If you are starting to wonder whether the relationship you are in is right for you, you have probably
researched articles, talk d with trusted friends and family, and wavered between being optimistic and
completely fed up.
There are probably days when you feel connected to your partner, and hopeful that the relationship will
work out. You may start to believe that your partner will change, and everything will go back to how it was in the beginning – or, at least, not be as bad as it is now. And you probably have other days when you feel ignored, disrespected, unappreciated, and frustrated. You have probably debated this decision for a while, and you still just
don’t know what you should do.
Relationship decisions are never easy. Deciding whether to leave or stay is one of the biggest decisions of your life. There is a lot at stake, and often years of memories and shared lives to consider. Ending a relationship – especially
a long one – is a difficult journey, and often involves untangling layers of combined lives and
experiences. The process of leaving may take time, and will undoubtedly have difficult moments. You
may also be worried about whether you can afford to leave. Your partner may have the primary income source, or may have control over the finances. There are truly legitimate things to consider in making this decision.
But, often, the hardest part is not weighing the pros and cons, figuring out the property division, or
planning your next step – it’s just deciding what you truly want and deserve. That sounds easy enough, but it is often what causes the most confusion. Thankfully, there is a simple and easy question to help you decide whether to leave or stay in a relationship: What would you tell your best friend?
Imagine your best friend comes to you and shares details about her relationship, which is exactly like
yours. If you can do so safely, take a few minutes to write each of these facts down. Write about how
her partner treats her, talks to her, and whether he respects and supports her. Write about if he hurts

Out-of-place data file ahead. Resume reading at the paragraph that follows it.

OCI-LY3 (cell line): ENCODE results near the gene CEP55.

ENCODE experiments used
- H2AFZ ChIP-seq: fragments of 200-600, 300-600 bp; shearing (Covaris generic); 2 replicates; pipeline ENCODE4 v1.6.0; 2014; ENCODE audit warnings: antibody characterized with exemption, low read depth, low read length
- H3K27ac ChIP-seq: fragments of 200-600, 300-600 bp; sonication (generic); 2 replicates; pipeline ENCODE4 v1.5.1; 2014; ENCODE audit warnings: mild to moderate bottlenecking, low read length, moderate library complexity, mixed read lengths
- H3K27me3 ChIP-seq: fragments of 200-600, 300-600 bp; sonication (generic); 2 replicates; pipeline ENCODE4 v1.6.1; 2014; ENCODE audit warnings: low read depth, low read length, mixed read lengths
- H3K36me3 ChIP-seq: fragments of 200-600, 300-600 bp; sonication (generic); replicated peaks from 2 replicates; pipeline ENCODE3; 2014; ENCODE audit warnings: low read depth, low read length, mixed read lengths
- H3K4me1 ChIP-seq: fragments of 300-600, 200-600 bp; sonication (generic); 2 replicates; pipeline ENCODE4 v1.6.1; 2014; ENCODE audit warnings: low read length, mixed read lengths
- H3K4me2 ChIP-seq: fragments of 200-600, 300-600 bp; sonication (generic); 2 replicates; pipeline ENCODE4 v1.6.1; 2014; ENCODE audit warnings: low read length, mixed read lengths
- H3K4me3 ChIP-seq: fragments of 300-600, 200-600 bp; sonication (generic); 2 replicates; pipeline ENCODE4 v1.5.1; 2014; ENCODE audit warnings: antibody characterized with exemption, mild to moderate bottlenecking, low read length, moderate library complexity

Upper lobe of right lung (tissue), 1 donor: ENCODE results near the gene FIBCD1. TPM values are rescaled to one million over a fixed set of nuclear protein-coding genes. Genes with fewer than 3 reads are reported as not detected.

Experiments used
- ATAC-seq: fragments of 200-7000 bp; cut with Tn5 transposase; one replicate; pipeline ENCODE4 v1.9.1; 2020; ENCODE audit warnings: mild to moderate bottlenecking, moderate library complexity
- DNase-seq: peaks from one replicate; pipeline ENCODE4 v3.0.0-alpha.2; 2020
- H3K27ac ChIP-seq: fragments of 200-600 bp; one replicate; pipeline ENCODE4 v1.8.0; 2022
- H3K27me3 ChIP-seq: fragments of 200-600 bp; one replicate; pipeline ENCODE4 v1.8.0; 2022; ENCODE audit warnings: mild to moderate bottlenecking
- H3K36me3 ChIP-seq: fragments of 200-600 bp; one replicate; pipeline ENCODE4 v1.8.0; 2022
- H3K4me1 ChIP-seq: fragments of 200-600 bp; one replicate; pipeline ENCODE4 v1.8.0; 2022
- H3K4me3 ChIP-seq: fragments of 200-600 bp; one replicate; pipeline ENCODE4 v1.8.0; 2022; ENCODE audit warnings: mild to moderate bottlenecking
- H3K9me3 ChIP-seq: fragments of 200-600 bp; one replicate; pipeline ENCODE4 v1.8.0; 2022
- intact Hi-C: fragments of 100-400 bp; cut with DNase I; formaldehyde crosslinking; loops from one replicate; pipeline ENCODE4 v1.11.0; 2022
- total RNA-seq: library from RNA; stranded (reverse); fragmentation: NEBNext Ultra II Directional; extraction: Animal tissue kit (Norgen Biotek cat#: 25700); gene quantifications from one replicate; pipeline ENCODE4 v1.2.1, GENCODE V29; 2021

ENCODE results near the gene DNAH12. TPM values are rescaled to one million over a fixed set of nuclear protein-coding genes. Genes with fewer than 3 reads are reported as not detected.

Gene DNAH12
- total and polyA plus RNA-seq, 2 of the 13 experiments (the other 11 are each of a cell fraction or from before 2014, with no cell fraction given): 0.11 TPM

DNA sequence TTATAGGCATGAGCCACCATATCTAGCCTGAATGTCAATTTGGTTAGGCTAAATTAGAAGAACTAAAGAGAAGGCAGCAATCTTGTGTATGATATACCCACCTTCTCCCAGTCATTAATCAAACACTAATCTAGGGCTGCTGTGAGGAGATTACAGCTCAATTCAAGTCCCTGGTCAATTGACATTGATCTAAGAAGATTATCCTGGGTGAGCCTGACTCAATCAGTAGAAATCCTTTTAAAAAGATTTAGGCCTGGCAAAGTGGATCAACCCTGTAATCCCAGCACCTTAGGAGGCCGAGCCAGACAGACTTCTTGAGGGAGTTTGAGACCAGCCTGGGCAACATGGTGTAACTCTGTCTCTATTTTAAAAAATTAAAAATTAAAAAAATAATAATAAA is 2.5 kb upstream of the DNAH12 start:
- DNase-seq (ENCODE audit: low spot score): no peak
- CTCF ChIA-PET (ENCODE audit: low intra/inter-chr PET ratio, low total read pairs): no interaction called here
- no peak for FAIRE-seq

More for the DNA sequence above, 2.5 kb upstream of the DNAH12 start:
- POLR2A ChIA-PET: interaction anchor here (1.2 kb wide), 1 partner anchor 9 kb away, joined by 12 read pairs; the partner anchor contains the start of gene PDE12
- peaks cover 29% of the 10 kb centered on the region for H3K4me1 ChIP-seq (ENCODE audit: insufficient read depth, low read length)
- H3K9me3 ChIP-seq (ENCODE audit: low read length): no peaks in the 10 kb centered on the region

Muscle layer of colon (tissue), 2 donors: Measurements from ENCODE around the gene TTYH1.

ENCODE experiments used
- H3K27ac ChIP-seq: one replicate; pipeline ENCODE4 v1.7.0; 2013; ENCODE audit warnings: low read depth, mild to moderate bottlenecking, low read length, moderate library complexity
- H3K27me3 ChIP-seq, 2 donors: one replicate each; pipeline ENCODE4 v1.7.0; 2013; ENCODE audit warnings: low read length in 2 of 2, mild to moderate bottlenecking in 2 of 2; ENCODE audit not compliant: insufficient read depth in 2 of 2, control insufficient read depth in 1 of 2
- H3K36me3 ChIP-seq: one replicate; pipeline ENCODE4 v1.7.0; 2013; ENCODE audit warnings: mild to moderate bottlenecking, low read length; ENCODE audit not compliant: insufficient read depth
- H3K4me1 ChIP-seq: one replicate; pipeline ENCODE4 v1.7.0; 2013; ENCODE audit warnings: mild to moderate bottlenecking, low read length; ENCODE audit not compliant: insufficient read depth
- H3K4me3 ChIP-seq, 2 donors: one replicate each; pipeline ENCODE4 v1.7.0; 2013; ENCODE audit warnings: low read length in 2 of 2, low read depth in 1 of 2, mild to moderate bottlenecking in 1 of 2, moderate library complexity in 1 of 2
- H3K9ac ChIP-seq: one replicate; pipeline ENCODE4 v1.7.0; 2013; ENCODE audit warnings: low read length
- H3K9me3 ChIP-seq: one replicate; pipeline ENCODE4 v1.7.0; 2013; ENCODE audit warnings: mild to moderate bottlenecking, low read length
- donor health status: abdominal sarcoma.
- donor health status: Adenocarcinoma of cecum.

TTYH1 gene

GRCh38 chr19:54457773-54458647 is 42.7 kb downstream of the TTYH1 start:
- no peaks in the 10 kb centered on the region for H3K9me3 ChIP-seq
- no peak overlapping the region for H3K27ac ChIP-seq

her emotionally or physically, and if he supports her goals and dreams. Write about how he makes her
feel. Write about her frustration, her pain, her anger, and her sadness. Pretend she is sharing all of this
with you, and asking for advice.
Now, as her friend, decide what you would tell her to do. As someone who cares about her, how would
you view this relationship? Do you have any concerns about her safety or well-being? What would you
like her to know? Does it sound like she is being valued, respected, and treated in a way that she
The fact is that we are often much better at loving and supporting our friends than we are at loving and
supporting ourselves. Think about how often you’ve thought that a friend was settling for less than she
deserved, or times you noticed red flags about a friend’s boyfriend before she did. Unfortunately, it’s often much easier to see the big warning signs and concerning behavior from the outside, rather than when from the middle of the relationship, living it each and every day. So, step outside of your relationship for a moment and ask yourself: What would I tell my best friend?
This simple question, when considered thoughtfully and answered honestly, can help you see things
more objectively. And it can help you make a decision based on love and compassion for yourself, which
you absolutely deserve.
Remember, everyone deserves to be treated with love and respect – including you.